The ban will see Silva miss Man City’s home game against Chelsea on Saturday, Nov. 23 (Watch live, 12:30 p.m. ET on NBC and online via NBCSports.com) and this ban seems more lenient than many were expecting as all parties agreed to the sanctions and Silva’s previous good behavior was taken into account.

Also, here is a look at some of their mitigating circumstances when it came to investigating the situation and handing out the sanctions.

David Villa announces retirement

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Legendary Spanish forward David Villa, 37, has announced his retirement.

Villa will end his playing career on Jan. 1, 2019 as his final game will be for current team Vissel Kobe, if they reach the Emperor’s Cup final in Japan.

The former Sporting Gijon, Real Zaragoza, Valencia, Barcelona, Atletico Madrid, New York City FC and Melbourne City star holds the record for being Spain’s all-time leading goalscorer (with 59 goals in 98 appearances) and won the 2010 World Cup and 2008 European Championships as a key part of their golden generation.

He also won two La Liga titles and the UEFA Champions League with Barcelona and another La Liga with Atletico Madrid as he scored 376 goals in 752 appearances and also won Copa del Rey trophies with Barca, Atletico, Zaragoza and Valencia.

“After 19 years as a professional, I have decided to retire from playing football at the end of this season. Thank you to all the teams, coaches and teammates that have allowed me to enjoy this dreamed career,” Villa said. “Thank you to my family, that has always been there to support me. It is my objective to put the cherry on top by winning the Emperor’s Cup with Vissel Kobe on January 1st. From then on, I will continue to enjoy football through all the projects that we’re currently developing with DV7 group. Thank you for all the love.”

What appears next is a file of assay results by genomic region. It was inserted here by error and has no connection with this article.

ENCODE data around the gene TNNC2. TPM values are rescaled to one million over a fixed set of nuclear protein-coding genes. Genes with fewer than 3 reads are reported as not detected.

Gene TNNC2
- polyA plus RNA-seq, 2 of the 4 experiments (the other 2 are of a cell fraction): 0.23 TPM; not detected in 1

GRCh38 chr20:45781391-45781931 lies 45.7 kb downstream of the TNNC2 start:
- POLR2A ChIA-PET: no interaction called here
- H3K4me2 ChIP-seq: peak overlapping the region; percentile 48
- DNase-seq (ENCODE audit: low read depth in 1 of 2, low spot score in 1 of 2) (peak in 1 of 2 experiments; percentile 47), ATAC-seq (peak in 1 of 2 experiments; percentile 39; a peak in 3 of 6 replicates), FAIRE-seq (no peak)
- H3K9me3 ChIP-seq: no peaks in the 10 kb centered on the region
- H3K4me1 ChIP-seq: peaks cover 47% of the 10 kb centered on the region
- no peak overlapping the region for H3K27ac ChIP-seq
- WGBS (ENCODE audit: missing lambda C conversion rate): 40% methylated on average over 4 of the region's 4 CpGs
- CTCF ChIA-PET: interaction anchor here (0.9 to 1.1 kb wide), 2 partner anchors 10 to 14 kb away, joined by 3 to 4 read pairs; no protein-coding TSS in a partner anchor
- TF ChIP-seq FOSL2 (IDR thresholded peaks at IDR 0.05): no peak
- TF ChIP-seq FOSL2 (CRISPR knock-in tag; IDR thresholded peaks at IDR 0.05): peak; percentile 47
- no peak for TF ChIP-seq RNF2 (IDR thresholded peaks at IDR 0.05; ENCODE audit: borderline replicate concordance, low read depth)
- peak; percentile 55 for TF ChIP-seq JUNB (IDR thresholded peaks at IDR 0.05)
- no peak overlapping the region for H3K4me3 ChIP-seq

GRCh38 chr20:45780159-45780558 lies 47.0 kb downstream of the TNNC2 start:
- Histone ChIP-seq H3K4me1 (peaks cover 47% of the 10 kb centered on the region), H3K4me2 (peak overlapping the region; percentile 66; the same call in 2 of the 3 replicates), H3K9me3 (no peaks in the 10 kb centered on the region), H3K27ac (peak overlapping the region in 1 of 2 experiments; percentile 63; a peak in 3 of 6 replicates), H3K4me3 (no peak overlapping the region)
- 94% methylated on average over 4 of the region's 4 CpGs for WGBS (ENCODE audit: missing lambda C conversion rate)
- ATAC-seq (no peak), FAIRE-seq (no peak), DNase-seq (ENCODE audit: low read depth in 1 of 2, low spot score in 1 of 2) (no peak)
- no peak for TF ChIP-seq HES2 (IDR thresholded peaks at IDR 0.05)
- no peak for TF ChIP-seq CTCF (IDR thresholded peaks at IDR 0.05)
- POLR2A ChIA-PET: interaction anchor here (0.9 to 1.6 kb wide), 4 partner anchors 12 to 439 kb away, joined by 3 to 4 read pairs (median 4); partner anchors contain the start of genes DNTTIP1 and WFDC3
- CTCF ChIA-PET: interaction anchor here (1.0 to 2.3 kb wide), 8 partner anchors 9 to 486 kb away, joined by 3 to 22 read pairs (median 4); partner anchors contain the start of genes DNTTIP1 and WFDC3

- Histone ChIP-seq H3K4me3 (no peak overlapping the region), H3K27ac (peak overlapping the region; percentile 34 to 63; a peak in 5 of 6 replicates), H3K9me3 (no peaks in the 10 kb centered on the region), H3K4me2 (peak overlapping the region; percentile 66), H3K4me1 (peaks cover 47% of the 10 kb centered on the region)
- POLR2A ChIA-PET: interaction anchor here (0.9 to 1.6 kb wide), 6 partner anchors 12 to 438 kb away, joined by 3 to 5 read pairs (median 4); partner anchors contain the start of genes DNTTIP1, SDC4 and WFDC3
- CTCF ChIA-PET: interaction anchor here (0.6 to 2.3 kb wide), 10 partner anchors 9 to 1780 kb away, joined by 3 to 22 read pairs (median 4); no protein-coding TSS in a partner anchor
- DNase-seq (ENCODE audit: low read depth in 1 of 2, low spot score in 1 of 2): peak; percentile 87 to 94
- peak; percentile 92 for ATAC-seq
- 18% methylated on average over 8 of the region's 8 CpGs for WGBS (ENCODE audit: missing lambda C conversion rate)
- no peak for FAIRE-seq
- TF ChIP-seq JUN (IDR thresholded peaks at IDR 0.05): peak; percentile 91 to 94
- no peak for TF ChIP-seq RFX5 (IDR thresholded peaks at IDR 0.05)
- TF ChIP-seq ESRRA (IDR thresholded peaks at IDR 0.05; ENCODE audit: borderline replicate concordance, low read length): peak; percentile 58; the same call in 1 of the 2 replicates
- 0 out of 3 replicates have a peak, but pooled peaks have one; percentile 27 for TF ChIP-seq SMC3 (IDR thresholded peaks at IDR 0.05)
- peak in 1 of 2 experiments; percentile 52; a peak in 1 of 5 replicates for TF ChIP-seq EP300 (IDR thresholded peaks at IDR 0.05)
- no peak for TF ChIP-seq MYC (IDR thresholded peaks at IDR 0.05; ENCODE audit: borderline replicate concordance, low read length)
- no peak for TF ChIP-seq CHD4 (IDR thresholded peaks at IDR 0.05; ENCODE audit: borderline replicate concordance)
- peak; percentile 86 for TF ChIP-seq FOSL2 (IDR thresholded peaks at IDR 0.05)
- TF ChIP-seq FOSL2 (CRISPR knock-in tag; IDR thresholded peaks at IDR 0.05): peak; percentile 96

Villa announced on Tuesday that he is part of the ownership group which will bring a USL Championship side to Queens, New York City. The plan is for Queensboro FC to start play in 2021 in the second-tier of North American soccer and Villa is expected to be a key part of the organization as he heads back to NYC.

During his four seasons in Major League Soccer he was the shinning light for New York City FC and was a model professional as well as being a great goalscorer in the Bronx.

His legendary status will live on, with his goals and performances so key to some of the biggest moments in Spanish, and world, soccer history.

Finland close to first major finals: “It will go crazy”

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The temperatures are plummeting and the days are getting shorter as another harsh winter approaches in Finland.

Expectations around the country’s soccer team are rising, though, like never before.